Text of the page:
Goldenacre. This was where I fell in love with rugby. I was still at school and had been treated to a couple of internationals at Murrayfield, but one Saturday afternoon I stole along to Heriots on my own to watch a club game. I turned a corner and found myself looking into the chest of a bear; I tilted my neck upwards, and saw the face of Ian Milne. And standing beside him was one John Beattie, newly acquired from Glasgow Accies. I couldn’t believe it – there was I, one week on the terracing cheering new heroes, next week, standing next to them. I was hooked.
I frequented Goldenacre for the next 7 or 8 years until I moved away from Edinburgh. Saturday was my first trip back in 20 years. The guest list for lunch included all three Milne bears & some other great names from the past. In some ways this is why players love rugby – the friendships forged on the field last a lifetime; along the sun-kissed Ferry Rd end of the pitch different generations sat recalling old stories, simply using Saturday’s game as a backdrop to their conversation. In other ways its why club rugby struggles to attract new support – I looked on at all this on Saturday and felt a total outsider. No one attempted to engage with me. Even the P.A. had limited reach, and intermittent information. That’s quite different from my experience at Stirling or Ayr – you sense included there as a supporter, encouraged to come back.
So to the game. Heriots v Currie. Heriots had lost pro Mike Penn but welcomed back Marc Teague to their back 3. Currie had a little re-shuffle – scrum half Richard Snedden was out injured, so Andy Binikos & Simeon James moved in one place from 12 and 10 respectively, and Edinburgh pro (and former Herioter!) John Houston came into the team at 12. Currie looked sharp to start with, and the game was less then 5 minutes old when James Johnstone had a fine midfield break to release Adam Hinds, who ran like Frankel on the wing to get the touch down. Jamie Forbes added the extras and kicked a couple of other penalties to give Currie a 13-3 lead after 20 minutes.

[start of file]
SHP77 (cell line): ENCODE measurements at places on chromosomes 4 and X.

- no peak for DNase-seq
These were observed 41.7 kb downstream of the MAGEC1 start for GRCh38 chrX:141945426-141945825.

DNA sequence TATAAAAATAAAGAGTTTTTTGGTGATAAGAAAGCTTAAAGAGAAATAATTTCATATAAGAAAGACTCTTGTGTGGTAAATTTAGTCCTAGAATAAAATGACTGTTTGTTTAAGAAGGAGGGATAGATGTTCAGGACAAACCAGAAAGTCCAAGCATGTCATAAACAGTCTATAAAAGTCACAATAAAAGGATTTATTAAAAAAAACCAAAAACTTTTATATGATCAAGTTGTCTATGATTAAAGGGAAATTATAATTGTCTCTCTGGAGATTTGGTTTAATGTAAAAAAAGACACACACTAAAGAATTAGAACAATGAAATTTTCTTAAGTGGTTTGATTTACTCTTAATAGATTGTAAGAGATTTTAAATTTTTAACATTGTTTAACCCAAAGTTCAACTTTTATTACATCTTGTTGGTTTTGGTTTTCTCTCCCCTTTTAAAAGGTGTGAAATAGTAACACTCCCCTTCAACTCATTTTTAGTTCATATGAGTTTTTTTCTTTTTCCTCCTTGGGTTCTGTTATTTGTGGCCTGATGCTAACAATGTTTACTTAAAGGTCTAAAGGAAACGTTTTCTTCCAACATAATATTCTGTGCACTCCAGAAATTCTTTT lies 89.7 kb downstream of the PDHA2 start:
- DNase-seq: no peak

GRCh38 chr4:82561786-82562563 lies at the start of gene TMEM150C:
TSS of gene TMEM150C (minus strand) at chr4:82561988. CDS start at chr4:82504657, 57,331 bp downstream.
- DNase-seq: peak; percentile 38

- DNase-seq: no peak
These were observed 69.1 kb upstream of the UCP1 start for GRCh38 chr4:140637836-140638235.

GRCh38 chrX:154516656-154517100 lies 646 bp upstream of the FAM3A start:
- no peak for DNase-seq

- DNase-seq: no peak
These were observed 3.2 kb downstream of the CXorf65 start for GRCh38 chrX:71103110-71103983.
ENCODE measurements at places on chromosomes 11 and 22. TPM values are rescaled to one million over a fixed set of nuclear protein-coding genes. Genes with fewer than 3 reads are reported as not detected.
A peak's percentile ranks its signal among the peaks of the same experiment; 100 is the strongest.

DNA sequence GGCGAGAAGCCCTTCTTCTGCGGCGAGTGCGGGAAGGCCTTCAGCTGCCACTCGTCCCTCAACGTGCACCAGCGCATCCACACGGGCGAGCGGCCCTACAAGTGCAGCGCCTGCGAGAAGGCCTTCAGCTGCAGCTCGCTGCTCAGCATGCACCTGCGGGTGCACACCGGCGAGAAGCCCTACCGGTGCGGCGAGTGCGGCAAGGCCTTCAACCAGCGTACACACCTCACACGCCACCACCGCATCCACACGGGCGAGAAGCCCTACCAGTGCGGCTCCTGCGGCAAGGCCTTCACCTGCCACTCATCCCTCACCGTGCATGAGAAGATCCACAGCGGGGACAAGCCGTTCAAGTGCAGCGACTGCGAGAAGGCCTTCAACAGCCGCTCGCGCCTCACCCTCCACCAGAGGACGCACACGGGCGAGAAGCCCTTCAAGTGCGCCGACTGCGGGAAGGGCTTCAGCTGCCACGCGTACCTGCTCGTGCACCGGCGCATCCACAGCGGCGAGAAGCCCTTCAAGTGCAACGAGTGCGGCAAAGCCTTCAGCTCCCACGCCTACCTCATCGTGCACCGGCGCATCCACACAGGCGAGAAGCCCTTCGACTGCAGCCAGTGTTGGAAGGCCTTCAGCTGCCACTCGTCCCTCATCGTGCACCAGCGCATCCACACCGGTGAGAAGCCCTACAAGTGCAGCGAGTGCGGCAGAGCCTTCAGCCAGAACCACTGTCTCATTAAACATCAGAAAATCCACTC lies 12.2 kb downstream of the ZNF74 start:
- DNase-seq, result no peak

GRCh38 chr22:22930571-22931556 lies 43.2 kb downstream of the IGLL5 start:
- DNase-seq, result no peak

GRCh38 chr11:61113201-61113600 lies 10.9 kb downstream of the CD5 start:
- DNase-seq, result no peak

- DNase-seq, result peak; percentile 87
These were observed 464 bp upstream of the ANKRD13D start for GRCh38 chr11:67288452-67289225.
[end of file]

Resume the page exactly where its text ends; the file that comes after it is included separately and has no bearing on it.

At this stage Heriots looked to be struggling. Morrissey had been stretchered off, Teague bloodied & replaced briefly, and then yellow carded. But Wilson & Hidalgo-Clyne seem to be settling into their half back combination, interchanging flexibly, and they got Hill, Brown and Carmichael hitting up the middle and gaining ground. Skipper Graham Wilson was in immaculate form with the boot and had Heriots back to 9-13 at half time. With Marcell yellow carded Currie were a man down at the break and it was game on.
An early Wilson penalty in the 2nd half to close the gap to 12-13 seemed to get Currie flustered, they lost their discipline and with it another couple of players, as Hamilton and Weston were sin binned in quick succession. Unsurprisingly they then lost the lead when Jason Hill broke off the back of a scrum and crashed over with Wilson adding the goal to give Heriots a 19-13 advantage. The last 20 minutes saw a flurry of substitutes, and a see-saw on the scoreboard. Currie scored 2 tries, through home produced winger Whittingham, and young Glasgow prospect Johnny Gray. Jamie Forbes converted both. Heriots stayed in the game with another Wilson penalty, before Russell Nimmo powered over for an equalising score for Heriots with 4 minutes left. Wilson missed his first kick of the game and the scoreboard settled at 27-27.
As at Millbrae a couple of weeks ago, Heriots pack surprised me. Hill, Brown and Mulligan got the better off the back row battle. Steve Lawrie’s influence is significant. But the backs aren’t quite clicking – Wilson is looking more settled at 10, but he’s no Greig Laidlaw yet in releasing people with little pop passes. For Currie Jamie Forbes looks to have stepped up again this season, and might well challenge Grant Anderson of Ayr for the Club International XV. It was my first sighting of Johnny Gray. He’s a big specimen for 18 years old. More bulky than Richie was at the same age, but not the same giraffe height or leggy runs. But it wouldn’t surprise me if the Grays were to follow in the steps of the Milnes and scrum down together for Scotland.